Employers should confirm that worksite emergency procedures include sufficient information to address hot weather emergencies.
If workers report or supervisors observe signs or symptoms of heat-related illness, stop activity immediately. Take action while waiting for help. HEAT STROKE IS A MEDICAL EMERGENCY. CALL 911 immediately if a worker shows any signs of heat stroke.
While waiting for help:
|* Remember, if you are not a medical professional, use this information as a guide only to help workers in need.|
|Heat Index||Risk Level||Protective Measures|
|Less than 91°F||Lower (Caution)||Basic heat safety and planning|
|91°F to 103°F||Moderate||Implement precautions and heighten awareness|
|103°F to 115°F||High||Additional precautions to protect workers|
|Greater than 115°F||Very High to Extreme||Triggers even more aggressive protective measures|
How can OSHA help? Workers have a right to a safe workplace. If you think your job is unsafe or you have questions, contact OSHA at 1-800-321-OSHA (6742). It's confidential. We can help. If you have been punished or discriminated against for using your rights, such as raising health and safety concerns or filing a complaint, you must file a complaint with OSHA within 30 days. No form is required, but you must call or send a letter to OSHA within 30 days of the alleged discrimination. For other valuable worker protection information, such as Workers' Rights, Employer Responsibilities, and other services OSHA offers, visit OSHA's Workers' page.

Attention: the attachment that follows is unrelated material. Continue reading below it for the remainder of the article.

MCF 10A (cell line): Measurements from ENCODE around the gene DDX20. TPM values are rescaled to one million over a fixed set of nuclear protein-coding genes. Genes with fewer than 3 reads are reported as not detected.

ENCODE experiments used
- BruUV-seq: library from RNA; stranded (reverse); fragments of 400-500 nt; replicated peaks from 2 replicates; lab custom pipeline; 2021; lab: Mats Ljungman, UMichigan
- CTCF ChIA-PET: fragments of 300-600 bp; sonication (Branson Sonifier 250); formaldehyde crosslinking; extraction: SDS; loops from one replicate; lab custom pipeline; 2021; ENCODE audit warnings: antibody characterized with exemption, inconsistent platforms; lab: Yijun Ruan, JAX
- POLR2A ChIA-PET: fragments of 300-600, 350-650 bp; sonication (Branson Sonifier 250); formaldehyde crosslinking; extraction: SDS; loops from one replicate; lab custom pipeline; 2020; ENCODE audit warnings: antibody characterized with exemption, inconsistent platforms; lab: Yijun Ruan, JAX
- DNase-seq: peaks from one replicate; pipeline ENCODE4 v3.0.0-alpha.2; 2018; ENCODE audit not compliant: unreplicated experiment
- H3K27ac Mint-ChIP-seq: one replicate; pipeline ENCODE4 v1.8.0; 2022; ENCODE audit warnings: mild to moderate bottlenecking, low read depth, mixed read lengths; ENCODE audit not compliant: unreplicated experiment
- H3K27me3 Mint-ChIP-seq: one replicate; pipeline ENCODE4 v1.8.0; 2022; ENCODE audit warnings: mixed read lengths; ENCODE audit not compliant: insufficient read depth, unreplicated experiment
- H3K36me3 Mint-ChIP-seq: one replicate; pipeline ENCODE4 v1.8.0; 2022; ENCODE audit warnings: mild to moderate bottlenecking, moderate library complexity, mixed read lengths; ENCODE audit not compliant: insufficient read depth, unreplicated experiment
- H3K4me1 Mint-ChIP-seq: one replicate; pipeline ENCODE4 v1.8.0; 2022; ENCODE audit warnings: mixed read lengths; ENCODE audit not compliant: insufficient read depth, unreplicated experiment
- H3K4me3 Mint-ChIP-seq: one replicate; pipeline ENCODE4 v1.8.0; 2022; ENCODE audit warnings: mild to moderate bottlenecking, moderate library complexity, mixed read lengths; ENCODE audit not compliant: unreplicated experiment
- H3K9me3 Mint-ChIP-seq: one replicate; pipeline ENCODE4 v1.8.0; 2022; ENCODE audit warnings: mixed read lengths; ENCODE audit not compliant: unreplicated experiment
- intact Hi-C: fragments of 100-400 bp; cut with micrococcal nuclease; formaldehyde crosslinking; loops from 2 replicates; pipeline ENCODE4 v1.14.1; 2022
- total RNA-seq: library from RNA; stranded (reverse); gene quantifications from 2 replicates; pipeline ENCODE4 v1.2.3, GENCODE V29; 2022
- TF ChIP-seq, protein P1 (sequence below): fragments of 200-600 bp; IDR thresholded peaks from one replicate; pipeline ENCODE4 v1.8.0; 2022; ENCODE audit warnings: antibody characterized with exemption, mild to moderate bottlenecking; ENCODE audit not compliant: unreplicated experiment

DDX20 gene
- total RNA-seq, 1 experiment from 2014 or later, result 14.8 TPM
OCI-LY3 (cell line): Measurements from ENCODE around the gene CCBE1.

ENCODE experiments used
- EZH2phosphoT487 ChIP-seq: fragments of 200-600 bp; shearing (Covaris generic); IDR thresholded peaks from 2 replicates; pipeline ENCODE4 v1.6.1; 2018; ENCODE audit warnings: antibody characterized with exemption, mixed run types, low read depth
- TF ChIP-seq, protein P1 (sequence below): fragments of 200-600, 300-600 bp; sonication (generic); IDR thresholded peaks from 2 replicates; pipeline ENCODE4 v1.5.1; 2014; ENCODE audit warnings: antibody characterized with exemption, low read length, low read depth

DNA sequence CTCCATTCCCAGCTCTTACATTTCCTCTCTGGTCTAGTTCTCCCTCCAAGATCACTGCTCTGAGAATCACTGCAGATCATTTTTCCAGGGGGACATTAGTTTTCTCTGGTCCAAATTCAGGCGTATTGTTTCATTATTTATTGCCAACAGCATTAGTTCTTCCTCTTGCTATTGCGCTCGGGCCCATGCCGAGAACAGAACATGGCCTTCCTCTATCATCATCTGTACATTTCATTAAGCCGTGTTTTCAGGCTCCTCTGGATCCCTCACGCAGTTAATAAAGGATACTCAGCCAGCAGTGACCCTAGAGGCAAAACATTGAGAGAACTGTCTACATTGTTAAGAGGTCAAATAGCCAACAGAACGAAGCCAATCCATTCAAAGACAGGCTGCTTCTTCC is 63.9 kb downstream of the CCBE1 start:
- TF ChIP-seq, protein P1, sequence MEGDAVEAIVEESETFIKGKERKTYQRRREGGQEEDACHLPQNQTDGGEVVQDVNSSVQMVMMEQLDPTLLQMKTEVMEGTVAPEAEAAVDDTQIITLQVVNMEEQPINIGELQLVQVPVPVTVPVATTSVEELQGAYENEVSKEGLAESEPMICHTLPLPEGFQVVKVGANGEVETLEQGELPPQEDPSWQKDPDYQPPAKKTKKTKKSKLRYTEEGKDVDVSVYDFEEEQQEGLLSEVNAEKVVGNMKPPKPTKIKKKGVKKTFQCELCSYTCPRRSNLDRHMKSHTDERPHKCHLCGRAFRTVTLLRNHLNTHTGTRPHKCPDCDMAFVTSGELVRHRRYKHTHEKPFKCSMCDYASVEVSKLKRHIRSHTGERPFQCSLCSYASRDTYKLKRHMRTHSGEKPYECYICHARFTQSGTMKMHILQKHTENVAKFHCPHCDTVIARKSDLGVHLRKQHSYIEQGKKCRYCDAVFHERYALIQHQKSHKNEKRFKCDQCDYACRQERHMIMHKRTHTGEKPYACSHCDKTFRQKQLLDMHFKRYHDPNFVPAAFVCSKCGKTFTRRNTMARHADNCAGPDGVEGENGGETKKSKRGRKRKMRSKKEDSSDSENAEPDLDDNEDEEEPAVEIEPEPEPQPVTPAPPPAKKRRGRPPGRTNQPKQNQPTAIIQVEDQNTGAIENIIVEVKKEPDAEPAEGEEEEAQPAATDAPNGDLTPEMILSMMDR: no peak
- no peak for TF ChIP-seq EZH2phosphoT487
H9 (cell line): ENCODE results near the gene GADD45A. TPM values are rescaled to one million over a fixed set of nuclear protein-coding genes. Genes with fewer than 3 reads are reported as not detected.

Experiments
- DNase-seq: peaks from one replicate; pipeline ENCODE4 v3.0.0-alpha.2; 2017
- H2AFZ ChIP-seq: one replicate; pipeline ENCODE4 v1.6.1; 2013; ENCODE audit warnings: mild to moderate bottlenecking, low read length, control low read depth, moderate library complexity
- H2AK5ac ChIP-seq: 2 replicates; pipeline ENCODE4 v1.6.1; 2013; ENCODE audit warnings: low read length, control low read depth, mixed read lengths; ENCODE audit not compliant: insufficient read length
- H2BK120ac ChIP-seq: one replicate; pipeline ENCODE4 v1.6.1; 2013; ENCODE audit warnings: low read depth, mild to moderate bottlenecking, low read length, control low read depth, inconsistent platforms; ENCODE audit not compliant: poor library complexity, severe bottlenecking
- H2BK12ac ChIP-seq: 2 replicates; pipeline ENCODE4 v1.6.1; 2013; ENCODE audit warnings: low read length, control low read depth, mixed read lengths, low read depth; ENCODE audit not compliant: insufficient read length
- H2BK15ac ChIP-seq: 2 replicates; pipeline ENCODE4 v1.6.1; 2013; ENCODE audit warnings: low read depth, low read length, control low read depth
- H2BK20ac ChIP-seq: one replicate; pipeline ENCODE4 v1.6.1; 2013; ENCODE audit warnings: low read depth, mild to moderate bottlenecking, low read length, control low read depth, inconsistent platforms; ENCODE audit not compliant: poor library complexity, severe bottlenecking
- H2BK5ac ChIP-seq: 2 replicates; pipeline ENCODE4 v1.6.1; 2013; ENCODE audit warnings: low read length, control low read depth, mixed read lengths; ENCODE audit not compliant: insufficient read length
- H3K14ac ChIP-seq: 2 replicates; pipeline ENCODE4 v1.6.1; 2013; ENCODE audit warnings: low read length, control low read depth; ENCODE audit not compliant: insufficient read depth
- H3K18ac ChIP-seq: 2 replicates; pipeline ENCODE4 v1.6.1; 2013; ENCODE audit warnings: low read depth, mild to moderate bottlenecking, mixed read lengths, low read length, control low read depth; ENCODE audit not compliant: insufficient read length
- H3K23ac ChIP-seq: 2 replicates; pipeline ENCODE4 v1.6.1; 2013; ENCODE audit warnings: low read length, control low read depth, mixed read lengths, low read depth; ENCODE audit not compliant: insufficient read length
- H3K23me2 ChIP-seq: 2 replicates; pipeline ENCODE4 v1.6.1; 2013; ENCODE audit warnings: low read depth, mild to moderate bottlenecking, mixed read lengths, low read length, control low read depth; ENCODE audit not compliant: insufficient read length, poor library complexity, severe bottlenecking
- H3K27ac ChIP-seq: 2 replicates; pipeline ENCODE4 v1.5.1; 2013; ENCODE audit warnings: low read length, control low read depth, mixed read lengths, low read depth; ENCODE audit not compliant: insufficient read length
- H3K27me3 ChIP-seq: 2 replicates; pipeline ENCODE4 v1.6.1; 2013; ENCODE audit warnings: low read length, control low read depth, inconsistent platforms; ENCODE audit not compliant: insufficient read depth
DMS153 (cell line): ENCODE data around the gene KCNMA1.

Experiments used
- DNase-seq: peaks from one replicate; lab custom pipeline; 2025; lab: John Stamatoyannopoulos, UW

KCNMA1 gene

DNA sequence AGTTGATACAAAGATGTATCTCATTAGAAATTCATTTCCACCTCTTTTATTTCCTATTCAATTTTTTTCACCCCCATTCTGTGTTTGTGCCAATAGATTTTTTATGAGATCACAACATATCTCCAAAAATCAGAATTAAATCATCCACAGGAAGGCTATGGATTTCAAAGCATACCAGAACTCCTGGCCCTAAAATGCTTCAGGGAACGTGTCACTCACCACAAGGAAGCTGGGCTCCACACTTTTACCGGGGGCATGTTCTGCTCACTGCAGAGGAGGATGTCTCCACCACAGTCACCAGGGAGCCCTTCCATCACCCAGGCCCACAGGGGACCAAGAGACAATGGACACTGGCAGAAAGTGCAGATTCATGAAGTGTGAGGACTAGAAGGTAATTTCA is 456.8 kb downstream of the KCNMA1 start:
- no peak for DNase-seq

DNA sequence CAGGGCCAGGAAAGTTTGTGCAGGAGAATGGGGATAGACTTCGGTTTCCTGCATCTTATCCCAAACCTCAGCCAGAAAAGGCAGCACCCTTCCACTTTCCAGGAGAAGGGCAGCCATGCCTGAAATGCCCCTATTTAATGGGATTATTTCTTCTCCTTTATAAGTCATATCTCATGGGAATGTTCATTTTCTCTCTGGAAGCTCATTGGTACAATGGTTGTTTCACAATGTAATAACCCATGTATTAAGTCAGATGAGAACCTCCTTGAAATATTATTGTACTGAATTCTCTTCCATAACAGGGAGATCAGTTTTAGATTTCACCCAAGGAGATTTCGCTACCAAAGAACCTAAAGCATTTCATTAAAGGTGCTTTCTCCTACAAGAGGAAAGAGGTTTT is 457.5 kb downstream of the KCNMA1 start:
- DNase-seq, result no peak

OSHA also provides help to employers. OSHA's On-site Consultation Program offers free and confidential advice to small and medium-sized businesses in all states across the country, with priority given to high-hazard worksites. For more information or for additional compliance assistance contact OSHA at 1-800-321-OSHA (6742). It's confidential. We can help.
*Accessibility Assistance: Contact OSHA's Directorate of Technical Support and Emergency Management at (202) 693-2300 for assistance accessing PDF materials.
All other documents, that are not PDF materials or formatted for the web, are available as Microsoft Office® formats and videos and are noted accordingly. If additional assistance is needed with reading, reviewing or accessing these documents or any figures and illustrations, please also contact OSHA's Directorate of Technical Support and Emergency Management at (202) 693-2300.
**eBooks - EPUB is the most common format for e-Books. If you use a Sony Reader, a Nook, or an iPad you can download the EPUB file format. If you use a Kindle, you can download the MOBI file format.Back to Top
The Department of Labor does not endorse, takes no responsibility for, and exercises no control over the linked organization or its views, or contents, nor does it vouch for the accuracy or accessibility of the information contained on the destination server. The Department of Labor also cannot authorize the use of copyrighted materials contained in linked Web sites. Users must request such authorization from the sponsor of the linked Web site. Thank you for visiting our site. Please click the button below to continue.